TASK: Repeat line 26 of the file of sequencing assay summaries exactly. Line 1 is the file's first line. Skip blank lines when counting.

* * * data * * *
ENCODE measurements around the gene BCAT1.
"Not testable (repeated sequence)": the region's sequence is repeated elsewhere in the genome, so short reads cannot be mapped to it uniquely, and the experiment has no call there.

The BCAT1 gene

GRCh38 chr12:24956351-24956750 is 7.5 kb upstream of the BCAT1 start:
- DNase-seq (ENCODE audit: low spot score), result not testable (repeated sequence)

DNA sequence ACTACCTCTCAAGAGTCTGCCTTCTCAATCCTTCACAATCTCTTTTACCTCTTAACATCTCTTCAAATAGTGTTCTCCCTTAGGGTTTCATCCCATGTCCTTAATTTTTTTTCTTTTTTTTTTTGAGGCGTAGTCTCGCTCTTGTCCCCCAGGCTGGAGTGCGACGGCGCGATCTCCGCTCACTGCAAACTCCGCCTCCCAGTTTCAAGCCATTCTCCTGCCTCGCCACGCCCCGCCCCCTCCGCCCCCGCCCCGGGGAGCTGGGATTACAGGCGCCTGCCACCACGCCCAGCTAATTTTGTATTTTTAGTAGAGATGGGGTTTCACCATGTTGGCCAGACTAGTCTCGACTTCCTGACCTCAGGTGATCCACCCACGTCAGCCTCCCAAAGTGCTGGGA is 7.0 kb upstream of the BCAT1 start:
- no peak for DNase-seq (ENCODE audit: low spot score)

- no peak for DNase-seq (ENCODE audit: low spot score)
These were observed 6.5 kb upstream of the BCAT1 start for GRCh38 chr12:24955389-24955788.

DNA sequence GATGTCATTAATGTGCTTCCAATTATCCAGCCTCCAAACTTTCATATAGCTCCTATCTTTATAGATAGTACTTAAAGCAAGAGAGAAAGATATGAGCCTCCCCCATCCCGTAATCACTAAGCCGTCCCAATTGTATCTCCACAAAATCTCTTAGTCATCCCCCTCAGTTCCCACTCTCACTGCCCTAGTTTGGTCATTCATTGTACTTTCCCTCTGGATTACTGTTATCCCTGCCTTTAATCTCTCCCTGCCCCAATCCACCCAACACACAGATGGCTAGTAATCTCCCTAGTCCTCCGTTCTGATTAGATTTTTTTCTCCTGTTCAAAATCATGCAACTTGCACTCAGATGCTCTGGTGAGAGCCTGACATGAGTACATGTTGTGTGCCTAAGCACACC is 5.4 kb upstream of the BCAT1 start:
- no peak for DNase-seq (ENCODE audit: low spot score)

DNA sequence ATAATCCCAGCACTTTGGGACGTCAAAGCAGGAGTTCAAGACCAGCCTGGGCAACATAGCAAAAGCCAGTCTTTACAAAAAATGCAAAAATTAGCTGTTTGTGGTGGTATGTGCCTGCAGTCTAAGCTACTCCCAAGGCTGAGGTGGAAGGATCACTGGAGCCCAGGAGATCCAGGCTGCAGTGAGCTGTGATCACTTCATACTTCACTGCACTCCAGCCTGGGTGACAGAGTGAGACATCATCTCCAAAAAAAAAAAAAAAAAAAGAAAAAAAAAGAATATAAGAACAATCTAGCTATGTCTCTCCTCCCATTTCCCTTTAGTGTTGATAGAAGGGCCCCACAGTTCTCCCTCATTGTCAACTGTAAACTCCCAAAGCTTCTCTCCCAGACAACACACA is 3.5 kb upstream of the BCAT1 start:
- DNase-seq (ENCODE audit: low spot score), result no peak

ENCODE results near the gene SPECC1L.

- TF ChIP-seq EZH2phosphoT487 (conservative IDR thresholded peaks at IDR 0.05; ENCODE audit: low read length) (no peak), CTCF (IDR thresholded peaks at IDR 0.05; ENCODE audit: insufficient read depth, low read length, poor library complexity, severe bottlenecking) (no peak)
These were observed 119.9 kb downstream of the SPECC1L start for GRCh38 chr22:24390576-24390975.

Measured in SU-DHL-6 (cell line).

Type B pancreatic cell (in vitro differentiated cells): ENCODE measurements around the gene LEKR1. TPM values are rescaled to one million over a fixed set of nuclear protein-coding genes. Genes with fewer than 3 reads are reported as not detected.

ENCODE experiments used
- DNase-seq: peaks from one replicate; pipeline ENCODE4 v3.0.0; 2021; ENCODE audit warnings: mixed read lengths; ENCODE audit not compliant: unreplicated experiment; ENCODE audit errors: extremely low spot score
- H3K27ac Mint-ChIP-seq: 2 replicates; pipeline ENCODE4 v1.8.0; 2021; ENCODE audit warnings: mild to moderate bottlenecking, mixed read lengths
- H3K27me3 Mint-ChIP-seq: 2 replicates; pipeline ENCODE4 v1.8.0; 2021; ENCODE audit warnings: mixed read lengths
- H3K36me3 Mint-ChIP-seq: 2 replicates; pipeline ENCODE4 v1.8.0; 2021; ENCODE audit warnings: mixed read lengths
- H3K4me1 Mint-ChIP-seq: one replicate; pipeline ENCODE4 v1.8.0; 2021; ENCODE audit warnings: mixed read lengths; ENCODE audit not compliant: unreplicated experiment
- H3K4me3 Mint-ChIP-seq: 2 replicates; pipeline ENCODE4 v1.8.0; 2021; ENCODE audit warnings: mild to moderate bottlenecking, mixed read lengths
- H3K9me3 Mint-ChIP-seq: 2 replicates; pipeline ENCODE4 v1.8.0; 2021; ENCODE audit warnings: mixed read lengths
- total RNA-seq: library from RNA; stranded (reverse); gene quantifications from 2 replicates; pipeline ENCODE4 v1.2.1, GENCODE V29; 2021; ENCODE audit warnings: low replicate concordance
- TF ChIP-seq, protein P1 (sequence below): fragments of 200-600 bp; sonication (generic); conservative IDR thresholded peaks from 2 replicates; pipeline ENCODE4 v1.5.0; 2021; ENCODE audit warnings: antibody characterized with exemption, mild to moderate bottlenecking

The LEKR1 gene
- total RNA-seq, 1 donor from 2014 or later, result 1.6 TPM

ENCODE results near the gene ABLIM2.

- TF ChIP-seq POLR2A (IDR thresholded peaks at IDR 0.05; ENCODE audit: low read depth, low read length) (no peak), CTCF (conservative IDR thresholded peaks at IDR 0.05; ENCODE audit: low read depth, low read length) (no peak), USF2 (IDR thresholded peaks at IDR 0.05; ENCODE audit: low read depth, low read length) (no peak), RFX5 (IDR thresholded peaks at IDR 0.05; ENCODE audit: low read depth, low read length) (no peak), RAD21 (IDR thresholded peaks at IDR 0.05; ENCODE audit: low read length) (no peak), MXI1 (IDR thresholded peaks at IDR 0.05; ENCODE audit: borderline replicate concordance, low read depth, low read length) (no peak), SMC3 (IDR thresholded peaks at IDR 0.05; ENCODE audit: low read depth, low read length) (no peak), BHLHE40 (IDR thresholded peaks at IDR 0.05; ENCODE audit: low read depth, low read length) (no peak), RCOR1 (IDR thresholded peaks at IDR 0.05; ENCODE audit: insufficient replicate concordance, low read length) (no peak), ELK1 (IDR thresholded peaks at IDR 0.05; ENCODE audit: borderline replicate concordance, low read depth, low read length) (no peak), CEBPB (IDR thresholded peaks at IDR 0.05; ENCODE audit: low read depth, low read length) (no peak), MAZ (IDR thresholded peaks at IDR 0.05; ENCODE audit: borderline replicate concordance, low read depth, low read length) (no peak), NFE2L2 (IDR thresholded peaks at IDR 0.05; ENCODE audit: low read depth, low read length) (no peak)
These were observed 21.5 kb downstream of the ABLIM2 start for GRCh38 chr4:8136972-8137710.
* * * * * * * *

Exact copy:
- H3K9me3 Mint-ChIP-seq: 2 replicates; pipeline ENCODE4 v1.8.0; 2021; ENCODE audit warnings: mixed read lengths